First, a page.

• Keep an eye out for signs your newborn is ready to cut back on naps:
    1. Your newborn is waking up more at night or taking a while to settle after night feeds
    2. Waking early from day naps or mid-nap for reasons other than hunger
  • REMEMBER: during growth spurts baby will need more milk, adjust the schedule as necessary (see earlier section on growth spurts)

 

Newborn sleep schedule weeks 6 - 12

 

THE CHEATS NOTES to establishing a newborn sleep schedule

When first starting a schedule and sticking to the 10 principles outlined earlier, it can seem pretty daunting!   Especially the concept of putting baby down awake.

It took a while before I could put either of my babies down awake.

I cheated.

Using sleep aids to establish a newborn sleep schedule

I started this sleep schedule with my first born at 3 weeks.  I was able to put him in his cot awake for some naps at 7 weeks and for all naps by 10/11 weeks.  He was sleeping through – 11 pm until 7 am – by 12 weeks.

The sleep aids I used

FOR NAPS 1 & 3

My method for baby number 1 was walking.  A LOT of walking!  I put my son in the baby carrier or buggy 5-10  minutes before he was scheduled to sleep. And I walked.  It wouldn’t take long before he was asleep.

I walked a little and then made sure I was back home so I could have breakfast/snacks etc before he was due to wake up.  (That was a little difficult when he was strapped to me, but you make these things work when you have to!)

 

Establishing a schedule with sleep aids
Walking in the morning and afternoon helped me establish nap 1 and 3 when I was starting the schedule

FOR NAP 2 (the long afternoon nap)

Due to the top-up feed just before the nap, often I ended up feeding him to sleep, sometimes supplemented with a bit of rocking.

FOR THE FIRST ‘NIGHT’ SLEEP (from 6.30pm until 10 pm)

It took a long time to establish a 6.30pm bedtime with my first.  He preferred 8.30/9pm and after a while, I decided this had to change.  For 2 weeks solid I strapped him in the baby carrier and walked the English countryside to get him to sleep.  It worked!

I understand your circumstances may not allow such extreme measures.  But where there’s a will there’s normally a way!

FOR THE MAIN NIGHT SLEEP (after the 10 pm feed)

This was never an issue – keeping him awake to take the feed was the issue.

With my second baby, I obviously had to adopt completely different tactics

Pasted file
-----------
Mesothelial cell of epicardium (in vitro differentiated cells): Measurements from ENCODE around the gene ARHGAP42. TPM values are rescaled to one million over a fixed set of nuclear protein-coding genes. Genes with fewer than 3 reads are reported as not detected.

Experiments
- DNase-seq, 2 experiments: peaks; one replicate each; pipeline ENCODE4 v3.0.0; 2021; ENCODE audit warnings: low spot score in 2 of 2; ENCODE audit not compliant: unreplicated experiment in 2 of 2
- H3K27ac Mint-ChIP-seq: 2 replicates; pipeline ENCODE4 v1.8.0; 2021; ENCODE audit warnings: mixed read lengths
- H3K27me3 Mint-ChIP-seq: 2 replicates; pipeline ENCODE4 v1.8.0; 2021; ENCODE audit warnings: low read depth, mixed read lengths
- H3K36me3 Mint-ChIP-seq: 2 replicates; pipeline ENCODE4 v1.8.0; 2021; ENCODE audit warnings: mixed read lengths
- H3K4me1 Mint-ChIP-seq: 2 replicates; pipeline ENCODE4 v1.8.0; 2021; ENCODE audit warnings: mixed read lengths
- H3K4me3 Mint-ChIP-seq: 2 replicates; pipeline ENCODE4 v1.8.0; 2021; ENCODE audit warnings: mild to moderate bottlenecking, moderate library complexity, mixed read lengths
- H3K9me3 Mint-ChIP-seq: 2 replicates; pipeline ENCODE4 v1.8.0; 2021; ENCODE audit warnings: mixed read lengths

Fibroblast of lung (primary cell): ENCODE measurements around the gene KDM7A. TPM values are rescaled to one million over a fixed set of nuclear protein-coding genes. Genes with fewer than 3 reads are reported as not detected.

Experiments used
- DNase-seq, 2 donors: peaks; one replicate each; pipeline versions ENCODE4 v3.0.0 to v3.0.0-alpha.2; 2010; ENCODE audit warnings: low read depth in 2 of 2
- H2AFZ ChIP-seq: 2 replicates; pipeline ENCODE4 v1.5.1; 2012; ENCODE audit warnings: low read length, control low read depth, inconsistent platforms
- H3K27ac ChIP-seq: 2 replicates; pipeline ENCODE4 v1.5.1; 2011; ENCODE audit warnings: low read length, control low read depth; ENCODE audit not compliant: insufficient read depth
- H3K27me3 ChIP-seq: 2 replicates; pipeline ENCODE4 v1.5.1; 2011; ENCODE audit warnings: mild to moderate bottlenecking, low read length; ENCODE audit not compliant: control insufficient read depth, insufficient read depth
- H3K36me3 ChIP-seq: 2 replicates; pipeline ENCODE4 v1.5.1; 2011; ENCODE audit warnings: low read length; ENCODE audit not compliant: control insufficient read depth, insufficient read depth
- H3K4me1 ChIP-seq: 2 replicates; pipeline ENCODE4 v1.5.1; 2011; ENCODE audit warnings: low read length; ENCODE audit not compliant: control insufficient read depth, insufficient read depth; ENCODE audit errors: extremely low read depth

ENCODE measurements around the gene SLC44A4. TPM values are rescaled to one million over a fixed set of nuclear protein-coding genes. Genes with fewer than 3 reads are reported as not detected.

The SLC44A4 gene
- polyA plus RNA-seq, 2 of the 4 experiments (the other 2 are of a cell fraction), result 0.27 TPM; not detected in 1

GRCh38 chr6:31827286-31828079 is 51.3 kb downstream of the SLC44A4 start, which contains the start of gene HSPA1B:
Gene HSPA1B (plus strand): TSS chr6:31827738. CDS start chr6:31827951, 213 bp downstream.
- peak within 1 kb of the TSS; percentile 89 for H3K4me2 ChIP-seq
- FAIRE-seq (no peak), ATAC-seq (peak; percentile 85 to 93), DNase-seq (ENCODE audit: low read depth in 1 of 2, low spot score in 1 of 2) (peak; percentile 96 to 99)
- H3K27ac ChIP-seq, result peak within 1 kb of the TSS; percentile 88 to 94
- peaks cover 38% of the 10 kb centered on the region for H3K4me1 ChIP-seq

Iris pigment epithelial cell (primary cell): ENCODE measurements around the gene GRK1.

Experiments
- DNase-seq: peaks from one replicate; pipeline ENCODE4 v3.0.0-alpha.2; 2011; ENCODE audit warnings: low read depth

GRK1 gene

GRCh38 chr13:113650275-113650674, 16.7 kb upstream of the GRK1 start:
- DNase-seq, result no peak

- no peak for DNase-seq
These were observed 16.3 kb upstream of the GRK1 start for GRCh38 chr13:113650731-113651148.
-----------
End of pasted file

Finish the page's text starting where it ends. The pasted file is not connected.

Since my 15 month old needed attention.  We did a bit of driving!  And lots of rocking and patting and shushing….

Once the schedule is established, start removing the sleep aids

After a few weeks, days even, sleeping at certain times should have become a habit. So you can gradually drop the sleep aids.

For some reason my son settled the easiest for the first night sleep and at 7 weeks old would happily go in his cot wide awake at 6.30/7pm and fall asleep after 10-15 minutes.

I removed the sleep aids over the course of the next few weeks for the other naps and he was going to sleep wide awake for all naps at around 10/11 weeks.

Try and remove all sleep aids by the 3-month mark

Sleep associations form around this time, so if your baby is used to being nursed or rocked then it will be difficult to remove them.  Which means you could be nursing or rocking to sleep for a very long time!  Possibly until you have to resort to traditional cry-it-out methods of sleep training.

Closing thoughts

Hopefully, there’s enough there to get you started!

Here’s a checklist of important things to remember:

  • Don’t expect miracles overnight – persevere!
  • When you go off track, remember the 10 principles – sticking to as many of those as possible should ensure you’re not disrupting night sleep and still on the right path to developing healthy sleep habits AND getting your baby to sleep through the night
  • CHEAT if you need to get started (ie use sleep aids to establish nap timings) but try and remove all sleep aids by the time your newborn reaches 3 months old, as this is when sleep associations start to develop
  • Adjust as necessary during those frantic growth spurts – get back on track when you can
  • You may find your baby is ahead or behind the schedule depending on their individual sleep and feed needs, that’s ok!  Be led by your baby
  • If your baby is waking more at night or taking longer to settle after night feeds or waking mid-nap in the day, it may be time to cut day naps

I hope you love using a sleep schedule for your newborn as much as I did!  My babies were so happy and contented following this schedule and after a few weeks my son followed it like clockwork!  (We had a lot of days freestyling with my daughter due to her reflux but we got it mostly…)

I also loved the predictability of knowing what to do when – and that long afternoon nap was a lifesaver! Particularly when it came to two under two…

Please do let me know how you get on, I’d love you hear from you.

Useful stuff? Want to save it for later?  Want to share with other sleep-deprived mommas? Click above or pin this image:

newborn sleep schedule feature image

Got any comments or questions?

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A little about me

Hi, I'm Sarah

Mum of two outrageously gorgeous and ridiculously energetic toddlers – A.K.A. not so little, Littllees.  I’m determined to give them the best without losing my mind.  I reckon it’s possible.  Most days.  

I love a challenge and have to find out they ‘why’, ‘what’ or ‘how to’  –  there are rather a lot of these when it comes to kids… 

I also love, love, love things to be neat and tidy and just so.   The Littlees normally have other ideas!